|KENNETH R. BUNCE, CPA, is a partner in the professional practices department of KPMG Peat Marwick LLP in New York.|
With so many companies paying attention to the new accounting standard on derivatives or racing against time to solve Year 2000-related problems, some may have overlooked another potentially significant financial reporting matter with a rapidly approaching deadline. FASB Statement no. 131, Disclosures about Segments of an Enterprise and Related Information , is effective for years beginning on or after December 15, 1997. This means companies must comply with its requirements to report financial and other information about operating segments in their 1998 financial statements.
Few of the companies affected by Statement no. 131 elected to adopt it early. (See the article on page 37.) This suggests companies may have
- Not thoroughly evaluated the statement's disclosure requirements but believe they will not cause any significant problems when adopted. Companies that have historically reported only one industry segment are the most at risk.
- Evaluated and understood the statement but are not particularly pleased with the nature and extent of the additional information they will be required to disclose. As a result, they are delaying the pain as long as possible or are waiting to see how other companies adopt the statement with the hope of finding creative ways around certain requirements.
In either case, companies should not be misled by the seemingly harmless title of Statement no. 131. While its disclosure-only requirements do not require accounting changes and thus will not have an impact on how the company determines its consolidated net income, Statement no. 131 is likely to require enterprises to report more operating segments and more information about those segments. Because Statement no. 131 adopts a management approach to replace the industry segment approach used in FASB Statement no. 14, Financial Reporting for Segments of a Business Enterprise , some of the new disclosures may be sensitive in nature.
WHY NEW RULES?
When companies finally adopt Statement no. 131, the primary benefits to financial statement users are expected to include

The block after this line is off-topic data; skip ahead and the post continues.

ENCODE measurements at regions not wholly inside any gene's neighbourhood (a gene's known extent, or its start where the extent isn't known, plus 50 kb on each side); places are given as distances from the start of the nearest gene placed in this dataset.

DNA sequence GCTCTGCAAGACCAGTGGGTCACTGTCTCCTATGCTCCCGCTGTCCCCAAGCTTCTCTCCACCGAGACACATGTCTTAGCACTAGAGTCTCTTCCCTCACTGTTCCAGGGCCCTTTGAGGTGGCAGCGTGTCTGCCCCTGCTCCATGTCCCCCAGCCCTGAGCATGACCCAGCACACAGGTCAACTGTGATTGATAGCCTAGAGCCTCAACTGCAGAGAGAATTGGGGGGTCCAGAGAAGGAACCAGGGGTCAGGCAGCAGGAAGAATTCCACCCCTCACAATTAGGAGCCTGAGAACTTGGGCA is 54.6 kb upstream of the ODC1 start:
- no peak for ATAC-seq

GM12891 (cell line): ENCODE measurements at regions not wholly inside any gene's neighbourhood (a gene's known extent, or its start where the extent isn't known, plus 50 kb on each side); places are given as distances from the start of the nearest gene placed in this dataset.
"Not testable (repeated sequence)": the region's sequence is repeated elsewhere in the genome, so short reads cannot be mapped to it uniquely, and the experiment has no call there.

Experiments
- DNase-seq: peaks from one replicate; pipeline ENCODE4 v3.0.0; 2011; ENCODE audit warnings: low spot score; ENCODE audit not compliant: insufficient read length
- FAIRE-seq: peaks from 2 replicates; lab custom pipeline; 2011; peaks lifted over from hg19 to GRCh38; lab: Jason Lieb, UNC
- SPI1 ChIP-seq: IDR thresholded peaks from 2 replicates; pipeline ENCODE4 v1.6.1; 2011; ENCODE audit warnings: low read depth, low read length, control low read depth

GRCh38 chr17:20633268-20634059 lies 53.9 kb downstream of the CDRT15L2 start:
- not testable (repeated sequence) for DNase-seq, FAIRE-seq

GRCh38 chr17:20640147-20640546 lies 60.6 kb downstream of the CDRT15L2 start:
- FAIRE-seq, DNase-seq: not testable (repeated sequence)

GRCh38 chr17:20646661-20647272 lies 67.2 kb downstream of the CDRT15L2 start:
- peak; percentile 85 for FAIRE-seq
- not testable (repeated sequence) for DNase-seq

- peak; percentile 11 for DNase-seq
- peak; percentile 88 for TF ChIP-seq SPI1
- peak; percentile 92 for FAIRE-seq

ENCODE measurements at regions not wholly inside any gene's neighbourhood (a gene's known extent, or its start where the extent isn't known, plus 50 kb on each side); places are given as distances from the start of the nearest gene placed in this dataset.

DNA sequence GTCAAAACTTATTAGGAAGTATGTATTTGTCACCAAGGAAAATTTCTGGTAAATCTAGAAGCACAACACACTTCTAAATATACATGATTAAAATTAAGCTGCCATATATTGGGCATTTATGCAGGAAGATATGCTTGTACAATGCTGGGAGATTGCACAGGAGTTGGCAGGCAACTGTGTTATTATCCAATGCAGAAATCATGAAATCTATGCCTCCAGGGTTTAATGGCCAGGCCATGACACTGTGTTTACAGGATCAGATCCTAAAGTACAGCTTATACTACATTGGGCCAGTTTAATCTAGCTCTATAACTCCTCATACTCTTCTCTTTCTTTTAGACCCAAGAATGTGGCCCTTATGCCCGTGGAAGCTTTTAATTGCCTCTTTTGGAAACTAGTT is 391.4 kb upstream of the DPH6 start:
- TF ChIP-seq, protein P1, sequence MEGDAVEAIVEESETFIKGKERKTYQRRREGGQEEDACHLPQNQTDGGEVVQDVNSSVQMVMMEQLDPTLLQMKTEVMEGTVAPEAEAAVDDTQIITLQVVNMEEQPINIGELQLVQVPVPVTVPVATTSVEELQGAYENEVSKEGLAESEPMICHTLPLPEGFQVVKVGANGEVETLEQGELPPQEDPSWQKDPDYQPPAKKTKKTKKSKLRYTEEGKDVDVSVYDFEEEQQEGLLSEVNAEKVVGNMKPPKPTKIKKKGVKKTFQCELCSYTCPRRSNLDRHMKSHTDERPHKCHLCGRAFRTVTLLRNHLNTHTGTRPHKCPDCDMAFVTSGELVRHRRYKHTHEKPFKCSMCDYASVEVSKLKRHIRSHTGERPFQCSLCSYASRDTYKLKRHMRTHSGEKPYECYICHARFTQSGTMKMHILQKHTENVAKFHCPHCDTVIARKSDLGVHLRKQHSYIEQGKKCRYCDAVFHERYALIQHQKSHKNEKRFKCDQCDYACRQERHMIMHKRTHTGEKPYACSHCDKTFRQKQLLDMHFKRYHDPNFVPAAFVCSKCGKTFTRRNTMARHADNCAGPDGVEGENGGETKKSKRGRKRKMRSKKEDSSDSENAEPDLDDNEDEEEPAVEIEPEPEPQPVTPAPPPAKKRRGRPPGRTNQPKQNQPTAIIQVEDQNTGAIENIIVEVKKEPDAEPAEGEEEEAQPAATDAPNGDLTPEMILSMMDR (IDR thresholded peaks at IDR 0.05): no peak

- The ability to see an enterprise through management's eyes, thereby making it easier for the user to predict management actions or reactions that can have a significant effect on the enterprise's prospects for future cash flows.
- The elimination of confusion caused by varying broad interpretations of what constitutes an industry segment.
- Reporting that is more consistent with discussions about the enterprise's components elsewhere in the annual report (president's letter, management's discussion and analysis) and in company press releases.
THE MANAGEMENT APPROACH
Under the new management approach, determining which industry a component of an enterprise operates in is not relevant. Instead, an operating segment is determined in substantially the same way information is reported internally and used by the enterprise's chief operating decision maker to evaluate performance and make operating decisions. This means operating segments could include components of an enterprise that sell products to others in the consolidated group (vertically integrated operations) as well as start-up operations. The measures and amounts of assets and operating results of these segments reported to the chief decision maker generally are those the company must disclose in its financial statements. The accounting methods used to determine segment operating results do not have to be consistent with those an enterprise uses to prepare its consolidated financial statements. In fact, the methods used to determine segment operating results do not even have to follow GAAP. A company is, however, required to make reconciliations to consolidated totals and to disclose the nature and extent of any significant reconciling differences.
From a company's viewpoint, the cost of complying with the Statement no. 131 disclosures should be relatively low. If information already is being generated for use by the chief operating decision maker, the company should have to produce very little incremental information to satisfy the statement.
THE RISK OF COMPETITIVE HARM
Some companies are concerned that certain information they are required to disclose under Statement no. 131 may be sensitive or could put an enterprise at a competitive disadvantage. For example, information disclosed about a segment could affect contract negotiations with a customer, vendor or employee union. Nonpublic and foreign enterprises, which are not required to follow Statement no. 131, may as a result gain a competitive advantage over U.S. public companies.
FASB was sympathetic to those and other issues. It addressed specific concerns by
- Eliminating some of the disclosure requirements proposed initially.
- Adding quantitative materiality thresholds (10% tests) for identifying reportable segments.
- Allowing management to select the other operating segments it may need to report to meet the 75%-of-consolidated-revenues test, which ensures entities disclose an adequate number of segments.
- Changing the disclosure requirements about products, services and geography from a segment basis to an enterprise-wide basis.